On appeal from the Superior Court of New Jersey, Law Division, Special Civil Part, Union County, Docket No. DC-21449-07.
NOT FOR PUBLICATION WITHOUT THE APPROVAL OF THE APPELLATE DIVISION
Submitted September 27, 2010
Before Judges Sabatino and Alvarez.
Plaintiffs, JRM Landscaping ("JRM") and John Makris d/b/a JRM Landscaping ("Makris"), appeal from the Special Civil Part's order dated October 2, 2009. The order denied plaintiffs' application to set aside the default judgment in the sum of $4,544.70, plus costs, that was entered, sua sponte, against plaintiffs on the counterclaim of defendant, Carol Stroumtsos.
The order also denied plaintiffs' request to reinstate their own complaint for damages against defendant. For the reasons stated in this opinion, we affirm the trial court's denial of plaintiffs' motion to restore their complaint and to vacate the entry of default as to the counterclaim. However, we remand the case for a proof hearing to re-examine the quantum of defendant's damages and the claim of a consumer fraud violation.
Both plaintiffs' complaint and defendant's counterclaim arise out of their disputes over certain landscaping and leaf removal services that plaintiffs agreed to provide at defendant's residence in 2007. The limited record indicates that in the early part of that year, plaintiffs and defendant entered into a written agreement ("the first agreement") under which plaintiffs would perform certain lawn services on defendant's property on a monthly basis from March 2007 through December 2007. The agreement specified the particular services to be provided each month, depending on the season, which included monthly lawn maintenance, application of fertilizer and weed killer, spot treatment for insects and fungus, leaf removal, and spring and fall "clean-up" measures. The agreement itemized the charges for the services and provided that payment by defendant would be made by the fifteenth of each month. The agreement was signed only by Makris, although it appears that defendant*fn1 assented to its terms by allowing plaintiffs' workers on her property and by making various payments for the work.
On June 20, 2007, the parties entered into a second written agreement*fn2 ("the second agreement") for additional services, which were apparently described in one or more "addendums" to that agreement. Although the addendums were not furnished to us on appeal, the parties' submissions indicate that the second agreement obligated plaintiffs to prepare the grounds of defendant's property for an outdoor bridal shower in August 2007 and a wedding in September 2007. Fifty percent of the total payment due under this second agreement was to be paid at the start of work, with the balance due upon completion. The second agreement specifically provides that plaintiffs "must complete [the] work in a timely fashion," as "[t]imed to [the] dates of [defendant's] events," and that "no oral changes to the contract" were allowed.
Although the record is not completely developed, it appears that over a period of several months plaintiffs delivered and spread mulch at defendant's residence and performed other landscaping work, both prior to the August 2007 bridal shower and again prior to the September 2007 wedding. However, defendant was dissatisfied with the work for numerous reasons.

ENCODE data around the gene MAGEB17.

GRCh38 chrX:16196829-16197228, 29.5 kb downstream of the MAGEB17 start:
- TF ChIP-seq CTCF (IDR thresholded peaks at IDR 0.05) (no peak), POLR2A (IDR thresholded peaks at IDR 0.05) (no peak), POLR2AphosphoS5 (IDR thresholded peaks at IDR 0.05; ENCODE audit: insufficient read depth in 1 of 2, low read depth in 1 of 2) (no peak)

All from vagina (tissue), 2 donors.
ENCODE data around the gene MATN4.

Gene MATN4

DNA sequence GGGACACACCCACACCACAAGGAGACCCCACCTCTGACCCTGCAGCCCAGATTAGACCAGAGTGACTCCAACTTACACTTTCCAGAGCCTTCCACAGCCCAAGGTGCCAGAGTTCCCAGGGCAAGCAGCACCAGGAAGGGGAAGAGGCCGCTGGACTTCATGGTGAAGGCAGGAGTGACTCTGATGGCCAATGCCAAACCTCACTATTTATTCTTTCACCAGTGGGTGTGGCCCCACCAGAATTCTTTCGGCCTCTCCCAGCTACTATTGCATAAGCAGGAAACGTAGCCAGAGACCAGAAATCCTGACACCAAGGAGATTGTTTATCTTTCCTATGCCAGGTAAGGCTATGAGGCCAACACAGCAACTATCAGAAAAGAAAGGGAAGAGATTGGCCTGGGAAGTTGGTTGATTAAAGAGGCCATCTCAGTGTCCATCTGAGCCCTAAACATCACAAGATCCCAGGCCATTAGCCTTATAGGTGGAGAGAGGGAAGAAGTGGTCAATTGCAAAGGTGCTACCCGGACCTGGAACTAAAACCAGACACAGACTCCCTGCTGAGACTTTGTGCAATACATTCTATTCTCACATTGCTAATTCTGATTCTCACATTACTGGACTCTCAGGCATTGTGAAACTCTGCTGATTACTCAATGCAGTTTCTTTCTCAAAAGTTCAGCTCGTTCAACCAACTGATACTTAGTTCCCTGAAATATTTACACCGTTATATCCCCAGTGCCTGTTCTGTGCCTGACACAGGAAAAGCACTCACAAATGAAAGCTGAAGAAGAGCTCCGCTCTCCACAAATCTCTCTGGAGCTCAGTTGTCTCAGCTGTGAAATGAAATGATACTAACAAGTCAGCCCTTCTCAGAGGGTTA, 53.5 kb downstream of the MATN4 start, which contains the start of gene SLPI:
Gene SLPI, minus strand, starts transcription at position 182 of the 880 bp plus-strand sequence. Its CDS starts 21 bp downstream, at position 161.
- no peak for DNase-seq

In particular, defendant asserted that plaintiffs failed to supply certain flowers and plants that allegedly were to be supplied before the shower. Defendant further asserted that the mulch, which was delivered only a short time before the shower, had an offensive odor that was unpleasant for defendant's guests. Defendant also contended that plaintiffs did not remove leaves from the property as part of the agreed-upon fall cleanup in December 2007, despite defendant's repeated requests. According to defendant, she had to purchase her own flowers in order to decorate the grounds in time for the bridal shower, and she had to hire another company to remove the leaves from her property, at a cost of $2,214.90. In addition, defendant claimed that plaintiffs had not given her appropriate credit for payment that she had made for the mulch.
In December 2007, plaintiffs filed a complaint against defendant in the Special Civil Part, seeking payment on a book account allegedly due in the amount of $3,685.45. Defendant filed an answer, denying that she owed any payments to plaintiffs, and filed a counterclaim, seeking reimbursement for the expenditures she made to cure plaintiffs' alleged contractual breaches and for treble damages under the Consumer Fraud Act, ("CFA"), N.J.S.A. 56:8-1 to -20. With her answer and counterclaim, defendant served various discovery requests upon plaintiffs.
At a hearing on April 14, 2008,*fn3 the Special Civil Part judge considered various motions by defendant. That proceeding resulted in three separate orders bearing that same date: (1) an order directing plaintiffs to "file an answer to [the] counterclaim within 10 days of receipt of the within order, failing which the [c]court will enter a default [judgment] against [p]laintiff[s]; (2) dismissing plaintiffs' complaint without prejudice because of plaintiffs' failure to respond to defendant's requests for admissions; and (3) denying defendant's motion for summary judgment without prejudice. All three orders indicate that the court's reasons were placed on the record that day, April 14, 2008, "in [the] presence of [the] [p]arties."
Makris admits in a certification dated July 28, 2009 that he was indeed present in court on April 14, 2008 when the judge required him to file an answer to the counterclaim. However, for reasons that are unclear, the Special Civil Part did not provide the parties with copies of the three orders until six months later, in October 2008, when the ...